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ArlingtonAshton Heights celebrate century of progress, neighborliness

Ashton Heights celebrate century of progress, neighborliness

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Residents of Ashton Heights like to say that their community is both located in, and represents, “the heart of Arlington.”

And that heart is still beating strong as it turns 100 years young.

Residents of the neighborhood gathered Sept. 25 at the Arlington Arts Center for an evening soirée marking the centennial of the community, which is bounded by Wilson Boulevard to the north, North Glebe Road to the west, Arlington Boulevard to the south and North Irving Street to the east.
“What a great community we live in,” said Scott Sklar, president of the Ashton Heights Civic Association, in the organization’s most recent newsletter.

Sklar had joked that his one suggestion for the anniversary shindig had been a giant cake from whence a re-enactor portraying Ashton Jones, who developed the land in the 1920s, could pop out. A more manageable-sized cake was substituted instead, completing an evening that featured Rockland’s barbecue.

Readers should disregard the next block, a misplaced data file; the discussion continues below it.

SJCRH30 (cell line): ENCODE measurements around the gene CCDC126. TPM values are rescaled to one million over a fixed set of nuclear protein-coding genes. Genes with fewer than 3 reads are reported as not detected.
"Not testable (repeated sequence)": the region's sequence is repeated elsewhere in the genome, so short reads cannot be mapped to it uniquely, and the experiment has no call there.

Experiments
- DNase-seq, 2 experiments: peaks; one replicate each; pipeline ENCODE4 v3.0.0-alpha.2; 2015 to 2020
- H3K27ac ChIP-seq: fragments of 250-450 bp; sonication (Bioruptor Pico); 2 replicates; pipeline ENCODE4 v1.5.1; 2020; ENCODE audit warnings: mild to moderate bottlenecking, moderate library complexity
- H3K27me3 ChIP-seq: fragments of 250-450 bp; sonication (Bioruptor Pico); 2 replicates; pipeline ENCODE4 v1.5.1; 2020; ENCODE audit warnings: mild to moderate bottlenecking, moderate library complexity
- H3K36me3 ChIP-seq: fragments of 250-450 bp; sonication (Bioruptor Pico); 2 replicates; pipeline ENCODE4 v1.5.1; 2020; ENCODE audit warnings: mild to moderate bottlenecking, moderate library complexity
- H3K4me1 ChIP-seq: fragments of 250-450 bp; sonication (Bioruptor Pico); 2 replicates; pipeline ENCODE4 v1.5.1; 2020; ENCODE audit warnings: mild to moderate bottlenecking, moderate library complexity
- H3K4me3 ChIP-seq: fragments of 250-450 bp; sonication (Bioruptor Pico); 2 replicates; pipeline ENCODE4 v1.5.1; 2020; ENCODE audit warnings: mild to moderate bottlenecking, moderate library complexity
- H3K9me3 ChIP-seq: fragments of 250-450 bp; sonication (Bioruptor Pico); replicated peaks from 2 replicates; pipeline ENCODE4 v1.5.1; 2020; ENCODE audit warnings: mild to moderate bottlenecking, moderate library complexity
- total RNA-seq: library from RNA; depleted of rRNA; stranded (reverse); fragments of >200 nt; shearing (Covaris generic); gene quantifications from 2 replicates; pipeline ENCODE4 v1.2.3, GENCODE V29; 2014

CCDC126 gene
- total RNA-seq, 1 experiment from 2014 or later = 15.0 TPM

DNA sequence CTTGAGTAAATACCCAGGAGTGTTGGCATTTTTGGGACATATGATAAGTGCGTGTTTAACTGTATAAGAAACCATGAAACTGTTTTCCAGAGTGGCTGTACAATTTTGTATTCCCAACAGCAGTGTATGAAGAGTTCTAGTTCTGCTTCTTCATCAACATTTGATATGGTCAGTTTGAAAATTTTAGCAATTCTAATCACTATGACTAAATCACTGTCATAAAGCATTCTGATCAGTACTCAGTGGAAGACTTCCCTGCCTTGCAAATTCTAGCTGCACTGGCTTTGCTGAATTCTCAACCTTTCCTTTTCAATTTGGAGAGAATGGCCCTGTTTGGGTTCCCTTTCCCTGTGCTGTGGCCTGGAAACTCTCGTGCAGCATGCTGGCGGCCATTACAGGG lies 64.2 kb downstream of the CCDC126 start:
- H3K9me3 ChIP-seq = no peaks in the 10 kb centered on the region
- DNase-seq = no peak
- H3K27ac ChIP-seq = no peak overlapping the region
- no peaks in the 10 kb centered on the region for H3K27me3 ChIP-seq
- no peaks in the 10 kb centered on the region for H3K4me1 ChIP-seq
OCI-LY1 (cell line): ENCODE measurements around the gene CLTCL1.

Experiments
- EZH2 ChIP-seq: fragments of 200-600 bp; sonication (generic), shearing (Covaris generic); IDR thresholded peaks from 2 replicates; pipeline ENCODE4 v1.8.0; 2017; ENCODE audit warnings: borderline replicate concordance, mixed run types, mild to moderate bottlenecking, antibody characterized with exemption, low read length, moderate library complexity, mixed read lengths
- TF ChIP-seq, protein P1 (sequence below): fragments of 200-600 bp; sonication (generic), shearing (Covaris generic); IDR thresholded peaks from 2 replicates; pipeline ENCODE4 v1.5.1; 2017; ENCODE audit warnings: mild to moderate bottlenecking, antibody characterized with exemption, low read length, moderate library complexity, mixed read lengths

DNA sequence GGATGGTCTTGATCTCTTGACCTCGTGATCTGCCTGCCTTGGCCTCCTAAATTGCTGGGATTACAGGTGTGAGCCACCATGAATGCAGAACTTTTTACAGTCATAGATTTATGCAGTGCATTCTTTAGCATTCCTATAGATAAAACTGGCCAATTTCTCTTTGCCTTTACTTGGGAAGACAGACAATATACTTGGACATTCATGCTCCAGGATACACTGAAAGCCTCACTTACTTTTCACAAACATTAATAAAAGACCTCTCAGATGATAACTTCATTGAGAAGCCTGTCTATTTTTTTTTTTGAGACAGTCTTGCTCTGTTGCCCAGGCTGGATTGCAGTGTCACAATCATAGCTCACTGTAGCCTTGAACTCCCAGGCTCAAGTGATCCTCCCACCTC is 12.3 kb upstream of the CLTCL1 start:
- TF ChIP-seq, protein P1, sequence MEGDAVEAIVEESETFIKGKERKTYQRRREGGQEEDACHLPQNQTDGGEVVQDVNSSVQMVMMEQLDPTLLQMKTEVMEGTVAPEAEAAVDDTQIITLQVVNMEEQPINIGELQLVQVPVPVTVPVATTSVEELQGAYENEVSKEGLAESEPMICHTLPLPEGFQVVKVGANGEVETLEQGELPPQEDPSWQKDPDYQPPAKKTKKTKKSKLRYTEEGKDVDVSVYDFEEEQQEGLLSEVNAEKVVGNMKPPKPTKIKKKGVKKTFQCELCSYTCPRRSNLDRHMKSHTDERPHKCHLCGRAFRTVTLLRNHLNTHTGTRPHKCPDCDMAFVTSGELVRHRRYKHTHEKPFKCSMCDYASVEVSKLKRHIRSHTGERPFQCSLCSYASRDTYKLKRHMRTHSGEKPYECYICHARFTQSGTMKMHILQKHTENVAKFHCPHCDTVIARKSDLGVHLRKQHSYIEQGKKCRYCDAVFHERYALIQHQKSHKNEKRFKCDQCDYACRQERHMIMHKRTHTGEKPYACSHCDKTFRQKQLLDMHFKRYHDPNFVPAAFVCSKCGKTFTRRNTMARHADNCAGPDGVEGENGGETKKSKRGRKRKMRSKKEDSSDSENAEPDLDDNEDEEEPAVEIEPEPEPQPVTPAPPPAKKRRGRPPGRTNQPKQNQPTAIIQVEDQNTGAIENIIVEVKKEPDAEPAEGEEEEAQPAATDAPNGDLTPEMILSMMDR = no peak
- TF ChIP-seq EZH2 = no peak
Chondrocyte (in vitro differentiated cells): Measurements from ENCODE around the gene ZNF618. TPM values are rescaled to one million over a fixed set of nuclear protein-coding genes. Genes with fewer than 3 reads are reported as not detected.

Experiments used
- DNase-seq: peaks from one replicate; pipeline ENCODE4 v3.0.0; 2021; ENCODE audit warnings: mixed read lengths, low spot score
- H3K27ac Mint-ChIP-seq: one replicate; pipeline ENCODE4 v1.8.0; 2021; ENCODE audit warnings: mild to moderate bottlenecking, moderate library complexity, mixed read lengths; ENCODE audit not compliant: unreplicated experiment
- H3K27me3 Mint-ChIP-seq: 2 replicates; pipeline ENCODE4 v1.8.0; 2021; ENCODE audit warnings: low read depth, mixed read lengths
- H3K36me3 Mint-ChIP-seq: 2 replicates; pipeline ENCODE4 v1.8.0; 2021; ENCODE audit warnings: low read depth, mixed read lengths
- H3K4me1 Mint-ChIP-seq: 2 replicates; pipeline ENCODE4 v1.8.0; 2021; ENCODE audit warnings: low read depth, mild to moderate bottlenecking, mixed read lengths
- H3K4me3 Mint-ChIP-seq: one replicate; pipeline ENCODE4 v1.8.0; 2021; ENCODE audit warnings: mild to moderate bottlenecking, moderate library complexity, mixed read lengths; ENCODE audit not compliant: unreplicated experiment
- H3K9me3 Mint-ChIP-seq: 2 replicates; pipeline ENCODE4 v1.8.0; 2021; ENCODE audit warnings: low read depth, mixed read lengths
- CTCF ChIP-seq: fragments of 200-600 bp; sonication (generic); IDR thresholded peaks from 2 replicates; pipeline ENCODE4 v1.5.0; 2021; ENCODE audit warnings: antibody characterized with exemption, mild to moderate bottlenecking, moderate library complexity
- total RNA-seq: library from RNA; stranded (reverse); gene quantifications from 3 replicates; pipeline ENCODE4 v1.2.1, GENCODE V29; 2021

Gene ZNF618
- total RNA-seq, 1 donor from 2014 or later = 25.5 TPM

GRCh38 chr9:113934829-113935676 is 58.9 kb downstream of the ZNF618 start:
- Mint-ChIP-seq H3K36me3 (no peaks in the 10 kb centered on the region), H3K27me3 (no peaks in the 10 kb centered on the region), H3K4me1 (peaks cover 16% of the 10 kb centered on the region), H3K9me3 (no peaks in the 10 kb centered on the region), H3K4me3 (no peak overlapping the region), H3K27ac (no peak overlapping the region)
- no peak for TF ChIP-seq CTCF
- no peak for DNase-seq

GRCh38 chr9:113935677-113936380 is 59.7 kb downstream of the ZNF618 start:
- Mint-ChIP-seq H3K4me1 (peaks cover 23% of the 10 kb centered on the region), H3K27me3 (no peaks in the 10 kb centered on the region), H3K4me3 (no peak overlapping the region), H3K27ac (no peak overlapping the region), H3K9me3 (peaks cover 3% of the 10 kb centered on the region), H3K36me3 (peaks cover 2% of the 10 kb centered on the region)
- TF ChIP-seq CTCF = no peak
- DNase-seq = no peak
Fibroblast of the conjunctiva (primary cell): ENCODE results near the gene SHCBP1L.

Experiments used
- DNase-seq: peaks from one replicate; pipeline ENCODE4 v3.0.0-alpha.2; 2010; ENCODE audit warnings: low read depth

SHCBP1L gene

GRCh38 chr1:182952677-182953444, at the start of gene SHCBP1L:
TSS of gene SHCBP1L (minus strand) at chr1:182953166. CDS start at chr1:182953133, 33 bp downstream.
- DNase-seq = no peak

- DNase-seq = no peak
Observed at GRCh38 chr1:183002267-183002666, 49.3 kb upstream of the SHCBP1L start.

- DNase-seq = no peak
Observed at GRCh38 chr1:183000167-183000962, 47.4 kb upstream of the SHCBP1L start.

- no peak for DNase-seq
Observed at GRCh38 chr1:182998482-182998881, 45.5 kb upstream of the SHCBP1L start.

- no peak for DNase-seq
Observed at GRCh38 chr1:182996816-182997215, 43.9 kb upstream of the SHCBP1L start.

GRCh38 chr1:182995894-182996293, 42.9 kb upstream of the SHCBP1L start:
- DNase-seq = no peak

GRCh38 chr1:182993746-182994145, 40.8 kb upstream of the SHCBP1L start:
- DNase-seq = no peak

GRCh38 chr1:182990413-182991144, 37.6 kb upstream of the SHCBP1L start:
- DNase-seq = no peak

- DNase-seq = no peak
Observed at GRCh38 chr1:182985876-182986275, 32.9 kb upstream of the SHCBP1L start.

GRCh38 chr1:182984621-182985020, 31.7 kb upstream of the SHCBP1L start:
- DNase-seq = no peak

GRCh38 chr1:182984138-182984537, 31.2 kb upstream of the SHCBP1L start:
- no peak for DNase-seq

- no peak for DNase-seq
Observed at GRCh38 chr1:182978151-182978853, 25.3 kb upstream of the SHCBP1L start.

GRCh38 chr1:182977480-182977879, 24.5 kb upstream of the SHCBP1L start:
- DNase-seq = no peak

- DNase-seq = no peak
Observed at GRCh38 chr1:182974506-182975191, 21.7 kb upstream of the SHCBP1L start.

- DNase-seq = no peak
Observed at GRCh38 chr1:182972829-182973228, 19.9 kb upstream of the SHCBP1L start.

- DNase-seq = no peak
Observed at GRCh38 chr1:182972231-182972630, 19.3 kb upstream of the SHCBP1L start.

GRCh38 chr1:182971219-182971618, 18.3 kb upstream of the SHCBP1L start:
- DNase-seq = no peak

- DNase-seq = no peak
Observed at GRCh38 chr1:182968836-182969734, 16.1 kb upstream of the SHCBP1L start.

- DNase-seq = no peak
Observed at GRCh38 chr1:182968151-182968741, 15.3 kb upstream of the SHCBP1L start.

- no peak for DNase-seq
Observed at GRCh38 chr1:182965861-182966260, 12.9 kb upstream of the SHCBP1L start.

Jones (1879-1960) purchased the largely rural tract in 1919, a time when Arlington was growing due to an influx of workers in the region as the federal government expanded during the Great War (now known as World War I). Located just south of Clarendon, it offered direct road and streetcar connections to the nation’s capital.

Original homes cost . . . well, it would be painful to hear how modest the original sales prices were given that much of the neighborhood now sees transactions of $1 million or more. Let’s just say that the original homes cost what might be spent on an uncomplicated bathroom remodel these days.

The Sept. 25 celebration included remarks by local historian Charlie Clark, who once lived in the neighborhood. Also on the historical front, Peter W. Dickson has updated his seminal work – “Ashton Heights: Its Origin and History” – which details the evolution of the neighborhood over the course of 100 years. Copies are available for $10.

(In a pop-culture vein, local resident Ann Felker noted that 1921 not only saw the debut of the Ashton Heights neighborhood, but also Wonder Bread, Cheez-It, Chanel #5, the word “robot” and polygraph tests.)

To further celebrate the anniversary, the civic association will host a “Great Tree Walk” of the neighborhood on Saturday, Oct. 2 from 10 a.m. to noon, followed by a plant/tree giveaway with ice cream and snacks from 2 to 4 p.m. at the parking lot of Clarendon United Methodist Church, 606 North Irving St. For more information, see the Website at www.ashtonheights.org.

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